Marine crisis looms over acidifying oceans
NewScientist : 30 June 2005

The oceans are gradually turning into a vast 'fizzy drink', a transformation that could be catastrophic for ocean life. Levels of carbonic acid - the reaction product of water and carbon dioxide that is found in soda water - are increasing at a rate one hundred times faster than the world has seen for millions of years.

The cause is the increasing level of CO2 in the atmosphere. These are the conclusions of the first review about the acidification of the oceans. The report was produced by an international group of scientists, commissioned by the Royal Society, the UK's national academy of science.

1.   Up to one half of the carbon dioxide (CO2) released by burning fossil fuels over the past 200 years has been absorbed by the world's oceans

2.   Absorbed CO2 in seawater (H2O) forms carbonic acid (H2CO3), lowering the water's pH level and making it more acidic

3.   This raises the hydrogen ion concentration in the water, and limits organisms' access to carbonate ions, which are needed to form hard parts.

The oceans are naturally alkaline but, since the industrial revolution, the sea surfaces have been turning ever more acidic. If CO2 emissions continue at current rates then by 2100 the pH of the sea will fall by as much as 0.5 units from its current level of pH 8.2. Such a change would be effectively irreversible. 'It will take many thousands of years for natural processes to return the oceans to their pre-industrial state,' says John Raven, at the University of Dundee, UK.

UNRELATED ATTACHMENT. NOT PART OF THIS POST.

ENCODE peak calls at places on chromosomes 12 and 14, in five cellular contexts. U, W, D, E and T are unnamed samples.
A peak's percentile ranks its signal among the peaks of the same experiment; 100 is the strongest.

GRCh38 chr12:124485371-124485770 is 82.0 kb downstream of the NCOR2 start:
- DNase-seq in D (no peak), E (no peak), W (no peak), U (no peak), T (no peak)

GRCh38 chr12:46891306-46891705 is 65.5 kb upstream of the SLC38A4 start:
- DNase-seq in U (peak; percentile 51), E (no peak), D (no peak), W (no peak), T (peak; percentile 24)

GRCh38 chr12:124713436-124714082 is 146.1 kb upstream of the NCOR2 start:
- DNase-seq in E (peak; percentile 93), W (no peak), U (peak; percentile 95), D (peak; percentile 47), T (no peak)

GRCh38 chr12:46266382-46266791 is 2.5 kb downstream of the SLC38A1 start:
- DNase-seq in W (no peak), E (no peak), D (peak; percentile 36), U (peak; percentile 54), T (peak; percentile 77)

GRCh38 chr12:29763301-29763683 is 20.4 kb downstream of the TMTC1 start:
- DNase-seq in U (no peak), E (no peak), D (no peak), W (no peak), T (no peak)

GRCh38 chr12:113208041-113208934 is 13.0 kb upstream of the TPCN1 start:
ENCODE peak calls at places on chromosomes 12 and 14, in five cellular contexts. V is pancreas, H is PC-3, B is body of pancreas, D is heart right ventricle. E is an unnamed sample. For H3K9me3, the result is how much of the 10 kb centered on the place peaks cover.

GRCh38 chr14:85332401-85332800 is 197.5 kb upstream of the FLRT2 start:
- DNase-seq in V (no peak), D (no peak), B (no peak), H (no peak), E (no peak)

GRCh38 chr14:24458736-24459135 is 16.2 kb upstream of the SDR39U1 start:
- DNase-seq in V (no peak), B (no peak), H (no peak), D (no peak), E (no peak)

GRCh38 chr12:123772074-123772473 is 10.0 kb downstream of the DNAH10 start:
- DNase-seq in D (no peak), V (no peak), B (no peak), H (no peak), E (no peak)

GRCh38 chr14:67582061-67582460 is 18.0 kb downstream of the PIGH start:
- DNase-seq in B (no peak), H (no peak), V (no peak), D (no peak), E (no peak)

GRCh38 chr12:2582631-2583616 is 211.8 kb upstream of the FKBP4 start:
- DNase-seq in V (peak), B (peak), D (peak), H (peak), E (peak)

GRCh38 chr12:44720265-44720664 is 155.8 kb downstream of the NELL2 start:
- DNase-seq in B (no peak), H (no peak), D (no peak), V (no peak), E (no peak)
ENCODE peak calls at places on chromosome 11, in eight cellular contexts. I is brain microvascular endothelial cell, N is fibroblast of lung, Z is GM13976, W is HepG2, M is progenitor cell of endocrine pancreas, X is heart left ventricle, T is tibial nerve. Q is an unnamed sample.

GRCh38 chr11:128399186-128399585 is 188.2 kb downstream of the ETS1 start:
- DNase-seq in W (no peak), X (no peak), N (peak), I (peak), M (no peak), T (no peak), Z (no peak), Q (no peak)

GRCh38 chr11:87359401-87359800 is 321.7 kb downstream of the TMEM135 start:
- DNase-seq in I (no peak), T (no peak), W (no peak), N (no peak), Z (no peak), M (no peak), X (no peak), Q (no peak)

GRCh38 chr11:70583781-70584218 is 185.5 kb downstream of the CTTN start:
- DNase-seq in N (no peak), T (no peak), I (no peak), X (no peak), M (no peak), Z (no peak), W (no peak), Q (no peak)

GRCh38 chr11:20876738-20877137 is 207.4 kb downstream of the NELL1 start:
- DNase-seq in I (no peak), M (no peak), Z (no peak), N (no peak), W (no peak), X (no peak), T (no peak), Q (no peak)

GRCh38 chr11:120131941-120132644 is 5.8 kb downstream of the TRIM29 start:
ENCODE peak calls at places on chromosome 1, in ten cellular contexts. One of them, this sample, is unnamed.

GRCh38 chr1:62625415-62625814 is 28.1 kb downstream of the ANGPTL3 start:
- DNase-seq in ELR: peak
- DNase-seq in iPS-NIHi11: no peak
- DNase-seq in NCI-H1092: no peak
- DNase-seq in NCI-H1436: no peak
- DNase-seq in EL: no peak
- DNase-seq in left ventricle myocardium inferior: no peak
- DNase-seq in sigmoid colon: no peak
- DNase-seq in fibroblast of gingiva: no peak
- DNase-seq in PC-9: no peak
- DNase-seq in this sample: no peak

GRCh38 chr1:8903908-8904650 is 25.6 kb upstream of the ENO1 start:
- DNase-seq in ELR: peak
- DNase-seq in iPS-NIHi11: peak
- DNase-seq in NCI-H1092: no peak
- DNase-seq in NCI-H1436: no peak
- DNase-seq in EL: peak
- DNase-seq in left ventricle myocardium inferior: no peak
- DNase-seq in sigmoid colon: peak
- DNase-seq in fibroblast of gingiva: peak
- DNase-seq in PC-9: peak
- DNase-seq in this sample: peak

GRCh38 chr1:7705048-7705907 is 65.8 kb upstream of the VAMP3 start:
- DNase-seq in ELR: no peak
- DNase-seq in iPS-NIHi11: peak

The sea life expected to be worst hit include organisms that produce calcium carbonate shells, as these are harder to form in acidic waters. That means that corals, molluscs and certain plankton species will be at risk.
'That would affect the food chain with potentially damaging effects on larger animals,' Raven explains.

And it does not stop there. There is an important group of photosynthetic plankton that grow calcium carbonate shells and form giant blooms in spring and summer before sinking to the bottom of the ocean. But the increasing acidification will hinder their ability to grow, meaning they remove less carbon from the atmosphere. This in turn will result in more carbonic acid being formed at the seas' surface.

'Calcium carbonate helps organisms to sink and enhances the biological pump,' says Andrew Watson, an environmental biologist at the University of East Anglia, UK. The sea has absorbed about half of the CO2 produced by humans in the last 200 years and currently takes up one tonne of the gas each year for every person on the planet. But if the water becomes too acidic, the pump will not work and the ability of the oceans to mop up CO2 will fall, he says.       Back